Re “Budget torched” (Notes from the Neon Babylon, Sept. 15):

This is priceless. Does anyone else hear the common theme? Over budget, inflated budget, excess, shortfall, entitlement, greed, need. Always justifiable, essential, worthwhile, patriotic, spiritual. It’s inescapable: work, school, church, government, arts, sports, entertainment, toys, fashion, home, and now … Burning Man. Families, here and abroad, struggle to feed and clothe their children, pay for housing and medical bills. Others, who have no need for a budget, follow the Dow like it’s a voice from above. Give for a temple that gets torched? Sorry, can’t fit it in my budget.

Joe Sikorski

Reach out and touch someone

Re “95!” (Feature story, Sept. 15):

Yes, I am a sore loser. I thought my short story about the two-headed person was at least worthy of including. It had a plot, unlike most of the others which come across as artsy snippets with no direction. I sent it to several of my discriminating friends—who would definitely be honest if they didn’t like it—and they all thought it was great, even first place caliber. I won’t be entering again.

Name withheld

Off the sidewalk

Re “On the road” (News, Sept. 15):

The Transportation Security Administration also pulls over freight trucks and, get this, taxis. I know this because I have friends in both trucking and taxi driving. A few weeks ago, my taxi friend told me a TSA car told him not to park partially on the sidewalk while he was waiting for a pick-up. This is typical government doing more than they’re supposed to in order to justify their bloated budgets, which means more invasive practices to undermine our liberties.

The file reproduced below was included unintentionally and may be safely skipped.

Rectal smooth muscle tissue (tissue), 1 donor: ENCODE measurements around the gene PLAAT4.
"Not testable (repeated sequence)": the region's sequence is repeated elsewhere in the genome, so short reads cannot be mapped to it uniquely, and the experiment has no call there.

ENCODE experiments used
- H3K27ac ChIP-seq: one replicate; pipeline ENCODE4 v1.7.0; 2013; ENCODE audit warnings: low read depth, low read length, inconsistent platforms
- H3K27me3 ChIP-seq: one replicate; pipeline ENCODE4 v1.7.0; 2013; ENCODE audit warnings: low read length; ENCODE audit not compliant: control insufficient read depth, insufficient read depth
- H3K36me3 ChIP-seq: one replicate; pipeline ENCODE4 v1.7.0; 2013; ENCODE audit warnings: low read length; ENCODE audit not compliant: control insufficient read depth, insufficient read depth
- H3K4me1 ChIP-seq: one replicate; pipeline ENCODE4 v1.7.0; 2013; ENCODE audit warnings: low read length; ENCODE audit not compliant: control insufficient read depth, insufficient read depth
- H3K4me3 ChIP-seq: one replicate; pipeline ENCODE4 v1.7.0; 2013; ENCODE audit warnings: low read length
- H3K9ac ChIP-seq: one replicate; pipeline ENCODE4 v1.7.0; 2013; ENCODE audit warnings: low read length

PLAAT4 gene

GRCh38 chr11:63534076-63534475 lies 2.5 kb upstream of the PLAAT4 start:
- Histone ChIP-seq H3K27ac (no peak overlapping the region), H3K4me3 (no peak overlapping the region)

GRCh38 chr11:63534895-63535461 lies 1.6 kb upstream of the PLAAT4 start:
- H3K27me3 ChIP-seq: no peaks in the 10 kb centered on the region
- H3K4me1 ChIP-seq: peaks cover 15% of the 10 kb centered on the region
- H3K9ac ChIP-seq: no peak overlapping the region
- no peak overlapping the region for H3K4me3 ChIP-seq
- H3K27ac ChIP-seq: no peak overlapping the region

Ed Park

Hot tip

Re “The heat is on” (Gadget, Sept. 8):

Matthew Craggs did a fairly good job describing various types of food temperature measurement devices, but imparted little in the way of practical knowledge to the home chef. A knowledge of the function and limitations of two of the types of thermometers (Taylor Classic and Kintrex Infrared) would have saved the reader from wasting money on technology which is not going to tell him what he needs to know in order to measure the temperature of his food to a proper level to ensure both quality and safety. A so-called “instant read” is a gross misnomer, in that these types of thermometers require at least a 15-second equilibration time. However, the biggest drawback to bimetal stem thermometers is that they are not tip-sensitive. In fact the sensor extends from the tip to 2 inches up the length of the stem, rendering this thermometer basically useless for the measurement of thin (less than 3-inch thick) foods (burgers, chops, steaks, filets, etc). The infrared, on the other hand—and as Craggs points out—is strictly surface reading, rendering it more suitable to measuring car spark plug temperatures than food temps. As Craggs implies, it is pretty much “cool,” rather than actually useful. The Digital Fork Thermometer is the closest to actually being what the home cook needs to ensure food safety. It employs thermistor technology—a little slow, but tip sensitive, if constructed properly. I would note that there are digitals on the market, much better, and without the purposely high readings … also in the $20 range. One such is the Comark PDT300 Digital Thermometer, which features a thin 1-inch probe, making for much faster heat transfer at the tip, and therefore noticeably faster temperature readings. I am glad to see this type of article presented because people tend to overcook foods for safety, when an accurate temperature measurement would address both safety and quality. The article just requires a little more relevant investigation to render it useful to the targeted readers.

Pete Allen
Registered Environmental Health Specialist, Reno